Evoke Pharma Inc., of Solana Beach, Calif., which has struggled in the past year through troughs in its stock price and doubts from the FDA in its quest for approval for Gimoti (metoclopramide), was vindicated today as the FDA approved the treatment for adults with acute and recurrent diabetic gastroparesis.

Company stock (NASDAQ:EVOK) closed 2.62% upward Friday afternoon at $2.35 per share. A year ago, it was a different story, as shares sold for 62 cents each on June 17, 2019. In November, the company was given a 180-day grace period to regain Nasdaq compliance with the minimum $1 bid price requirement.

Gimoti, a nasal spray formulation of metoclopramide designed to inhibit dopamine D2 and serotonin 5-HT3 receptors, was approved on its PDUFA date, June 19. The company noted that Gimoti is “the first and only nasally administered product” for the indication, as it is designed to bypass the disease gastrointestinal track and enter the bloodstream directly.

David Gonyer, Evoke’s president and CEO, said Friday afternoon that the treatment “represents the first novel pharmaceutical treatment for gastroparesis in several decades.”

The company expects to initiate commercial sales in the fourth quarter of 2020. In January, Eversana Life Science Services LLC, of Chesterfield, Mo., was named to commercialize Gimoti in the U.S. for diabetic gastroparesis. Eversana will fund and manage substantially all of the sales activities for Gimoti. Certain costs will be reimbursed by Evoke, and Eversana will earn a percentage of product profits in the mid to high teens when Gimoti net sales surpass certain administrative, manufacturing and commercialization costs. Evoke will record sales of the drug and retain more than 80% of profits for the product.

The FDA approval allows Evoke to access its existing $5 million line of credit from Eversana to support manufacturing and other aspects of commercialization.

The path to approval has been bumpy. On March 4, Evoke received a multidisciplinary review (DR) letter from the FDA, questioning if the review of Gimoti would be completed by its April 1 PDUFA date. The DR raised questions about Gimoti's efficacy, chemistry and production, according to Evoke. The first was about chemistry, with the FDA commenting on the combination product quality control and reproducibility specific to the commercially available sprayer device Gimoti uses. Clinically, the FDA commented on a lack of information to support sex-based efficacy differences. There was also concern about maximum concentration (Cmax) of the medicine not being within the parameters for bioequivalence for the ANDA.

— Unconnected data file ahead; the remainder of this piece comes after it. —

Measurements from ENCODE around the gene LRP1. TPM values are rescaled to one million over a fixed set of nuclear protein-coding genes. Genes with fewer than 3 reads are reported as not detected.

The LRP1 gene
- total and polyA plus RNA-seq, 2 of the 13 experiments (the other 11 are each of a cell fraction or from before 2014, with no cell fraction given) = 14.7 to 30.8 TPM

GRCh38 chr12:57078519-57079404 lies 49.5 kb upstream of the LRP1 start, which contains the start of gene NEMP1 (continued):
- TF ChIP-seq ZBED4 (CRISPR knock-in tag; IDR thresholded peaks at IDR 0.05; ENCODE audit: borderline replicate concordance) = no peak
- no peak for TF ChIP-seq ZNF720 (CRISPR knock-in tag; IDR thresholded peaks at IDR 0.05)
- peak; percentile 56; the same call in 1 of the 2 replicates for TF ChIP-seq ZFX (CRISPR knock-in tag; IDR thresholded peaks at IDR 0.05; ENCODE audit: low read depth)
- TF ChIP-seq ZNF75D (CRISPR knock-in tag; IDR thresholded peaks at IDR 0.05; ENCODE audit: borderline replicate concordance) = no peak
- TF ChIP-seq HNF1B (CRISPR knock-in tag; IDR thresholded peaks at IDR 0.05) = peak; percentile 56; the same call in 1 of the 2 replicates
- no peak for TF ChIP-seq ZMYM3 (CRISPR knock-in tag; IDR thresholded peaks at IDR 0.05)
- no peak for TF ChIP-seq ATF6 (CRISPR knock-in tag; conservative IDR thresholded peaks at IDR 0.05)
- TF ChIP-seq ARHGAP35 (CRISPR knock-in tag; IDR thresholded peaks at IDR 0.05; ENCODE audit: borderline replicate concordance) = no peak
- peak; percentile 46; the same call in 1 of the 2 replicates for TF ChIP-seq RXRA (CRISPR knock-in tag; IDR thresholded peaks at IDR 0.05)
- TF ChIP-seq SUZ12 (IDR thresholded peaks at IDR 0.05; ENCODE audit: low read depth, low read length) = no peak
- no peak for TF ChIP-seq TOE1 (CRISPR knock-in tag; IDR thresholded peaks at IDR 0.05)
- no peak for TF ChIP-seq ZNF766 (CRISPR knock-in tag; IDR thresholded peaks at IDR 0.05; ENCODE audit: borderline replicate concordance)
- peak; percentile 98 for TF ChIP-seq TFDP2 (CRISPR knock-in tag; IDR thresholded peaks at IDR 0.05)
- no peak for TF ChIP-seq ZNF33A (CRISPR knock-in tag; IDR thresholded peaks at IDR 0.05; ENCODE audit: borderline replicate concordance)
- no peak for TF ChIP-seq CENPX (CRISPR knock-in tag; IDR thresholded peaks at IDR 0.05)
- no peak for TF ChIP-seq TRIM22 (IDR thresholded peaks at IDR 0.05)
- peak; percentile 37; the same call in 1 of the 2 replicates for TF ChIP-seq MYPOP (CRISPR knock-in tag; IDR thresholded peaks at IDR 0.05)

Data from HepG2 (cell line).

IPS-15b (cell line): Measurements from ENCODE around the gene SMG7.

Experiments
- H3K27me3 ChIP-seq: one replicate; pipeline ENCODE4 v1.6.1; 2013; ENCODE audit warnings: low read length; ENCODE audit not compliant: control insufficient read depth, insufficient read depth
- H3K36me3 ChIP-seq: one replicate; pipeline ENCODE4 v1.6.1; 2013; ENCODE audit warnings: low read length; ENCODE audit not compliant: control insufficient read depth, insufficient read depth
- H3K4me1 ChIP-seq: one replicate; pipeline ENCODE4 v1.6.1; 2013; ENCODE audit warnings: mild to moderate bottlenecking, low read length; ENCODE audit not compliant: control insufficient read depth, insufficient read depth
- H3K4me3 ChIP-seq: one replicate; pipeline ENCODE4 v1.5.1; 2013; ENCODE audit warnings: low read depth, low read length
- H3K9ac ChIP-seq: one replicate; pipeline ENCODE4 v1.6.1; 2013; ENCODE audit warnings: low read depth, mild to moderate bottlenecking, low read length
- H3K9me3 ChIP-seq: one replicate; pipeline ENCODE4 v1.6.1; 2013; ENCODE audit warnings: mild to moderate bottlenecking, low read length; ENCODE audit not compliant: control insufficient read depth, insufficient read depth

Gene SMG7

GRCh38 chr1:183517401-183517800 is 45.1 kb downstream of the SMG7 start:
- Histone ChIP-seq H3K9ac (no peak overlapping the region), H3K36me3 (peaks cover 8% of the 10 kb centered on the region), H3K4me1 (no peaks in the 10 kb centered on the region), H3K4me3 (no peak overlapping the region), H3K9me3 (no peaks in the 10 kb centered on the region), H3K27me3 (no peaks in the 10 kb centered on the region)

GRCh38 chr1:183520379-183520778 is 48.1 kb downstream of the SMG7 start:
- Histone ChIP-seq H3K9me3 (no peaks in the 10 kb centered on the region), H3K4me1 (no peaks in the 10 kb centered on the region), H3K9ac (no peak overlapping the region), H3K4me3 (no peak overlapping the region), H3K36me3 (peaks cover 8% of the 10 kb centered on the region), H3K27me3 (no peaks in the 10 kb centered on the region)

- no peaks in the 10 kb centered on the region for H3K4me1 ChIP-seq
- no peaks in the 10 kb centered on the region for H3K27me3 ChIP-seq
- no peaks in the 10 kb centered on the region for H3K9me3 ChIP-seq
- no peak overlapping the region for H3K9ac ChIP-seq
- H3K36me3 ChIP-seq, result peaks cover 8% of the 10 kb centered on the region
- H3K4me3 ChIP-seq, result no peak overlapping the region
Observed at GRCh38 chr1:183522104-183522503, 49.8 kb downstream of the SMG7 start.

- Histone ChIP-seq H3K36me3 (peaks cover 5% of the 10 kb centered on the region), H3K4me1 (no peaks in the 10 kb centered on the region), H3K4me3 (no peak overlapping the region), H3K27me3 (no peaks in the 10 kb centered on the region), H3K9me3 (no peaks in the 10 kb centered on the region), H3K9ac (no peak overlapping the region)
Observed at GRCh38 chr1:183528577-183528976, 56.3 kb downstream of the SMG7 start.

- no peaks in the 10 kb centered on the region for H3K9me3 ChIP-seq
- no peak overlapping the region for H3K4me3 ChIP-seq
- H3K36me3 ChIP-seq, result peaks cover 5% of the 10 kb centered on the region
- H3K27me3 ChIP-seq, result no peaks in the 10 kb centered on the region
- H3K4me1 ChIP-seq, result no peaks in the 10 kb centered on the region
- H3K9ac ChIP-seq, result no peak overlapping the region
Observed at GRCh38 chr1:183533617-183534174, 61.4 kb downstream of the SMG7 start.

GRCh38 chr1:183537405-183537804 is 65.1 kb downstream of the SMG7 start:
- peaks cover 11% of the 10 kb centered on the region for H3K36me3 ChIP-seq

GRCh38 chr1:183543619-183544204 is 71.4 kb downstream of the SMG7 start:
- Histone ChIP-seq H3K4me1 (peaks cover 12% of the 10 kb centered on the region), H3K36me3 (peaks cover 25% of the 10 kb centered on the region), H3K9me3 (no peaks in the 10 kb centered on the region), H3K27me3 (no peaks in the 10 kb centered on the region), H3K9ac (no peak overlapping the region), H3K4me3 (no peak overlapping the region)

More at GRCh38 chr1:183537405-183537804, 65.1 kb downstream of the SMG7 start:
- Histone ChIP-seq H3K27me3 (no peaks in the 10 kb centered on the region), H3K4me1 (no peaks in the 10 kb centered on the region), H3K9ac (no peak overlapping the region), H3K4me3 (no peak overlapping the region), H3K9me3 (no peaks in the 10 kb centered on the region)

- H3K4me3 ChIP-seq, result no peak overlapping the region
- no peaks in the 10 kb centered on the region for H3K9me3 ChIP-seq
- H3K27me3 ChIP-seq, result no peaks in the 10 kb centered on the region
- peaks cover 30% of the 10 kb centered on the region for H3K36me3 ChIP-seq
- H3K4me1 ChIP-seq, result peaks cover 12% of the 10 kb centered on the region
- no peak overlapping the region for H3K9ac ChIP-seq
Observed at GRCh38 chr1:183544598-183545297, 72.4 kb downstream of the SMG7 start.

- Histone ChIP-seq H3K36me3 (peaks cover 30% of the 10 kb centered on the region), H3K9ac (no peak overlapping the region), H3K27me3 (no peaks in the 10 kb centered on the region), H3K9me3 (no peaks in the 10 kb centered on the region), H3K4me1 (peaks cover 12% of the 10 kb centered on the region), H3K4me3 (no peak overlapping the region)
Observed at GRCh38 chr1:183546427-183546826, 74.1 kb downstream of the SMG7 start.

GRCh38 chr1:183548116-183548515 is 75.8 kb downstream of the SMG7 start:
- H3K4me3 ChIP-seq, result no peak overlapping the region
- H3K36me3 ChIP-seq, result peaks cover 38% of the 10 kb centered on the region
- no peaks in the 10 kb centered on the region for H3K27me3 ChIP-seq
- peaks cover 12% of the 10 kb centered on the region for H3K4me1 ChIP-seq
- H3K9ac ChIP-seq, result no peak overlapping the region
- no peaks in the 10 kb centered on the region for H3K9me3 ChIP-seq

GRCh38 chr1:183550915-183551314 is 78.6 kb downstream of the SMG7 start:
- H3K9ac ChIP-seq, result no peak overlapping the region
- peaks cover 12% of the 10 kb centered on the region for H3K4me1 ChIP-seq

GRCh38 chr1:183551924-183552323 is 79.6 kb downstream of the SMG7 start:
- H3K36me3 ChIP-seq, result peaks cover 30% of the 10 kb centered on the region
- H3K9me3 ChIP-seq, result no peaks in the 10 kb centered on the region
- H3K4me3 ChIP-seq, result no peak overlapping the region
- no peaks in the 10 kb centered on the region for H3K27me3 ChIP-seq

Solana Beach, Calif.-based Evoke's April 2 response noted that the "clinical pharmacology issue was specific to a low Cmax in subjects representing less than 5 percent of the total administered Gimoti doses in the pivotal pharmacokinetic (PK) study. The agency stated the overall lower mean Cmax was driven by the data from these few subjects. Without the aberrant doses, the company's analysis shows the data met the bioequivalence criteria for both men and women. The agency recommended a root cause analysis to determine the origin of the PK variability and mitigation strategies to address the issue.

Then in early April 2019, Evoke received a complete response letter (CRL) as a follow-up to the DR. The CRL stated the FDA could not approve the NDA in its present form and provided recommendations for addressing two remaining approvability issues. No new clinical data were requested from the FDA and safety concerns were not raised, the company said.

Also in January, the FDA accepted resubmission of the 505(b)(2) NDA. In May, the FDA conditionally accepted the proprietary brand name, Gimoti.

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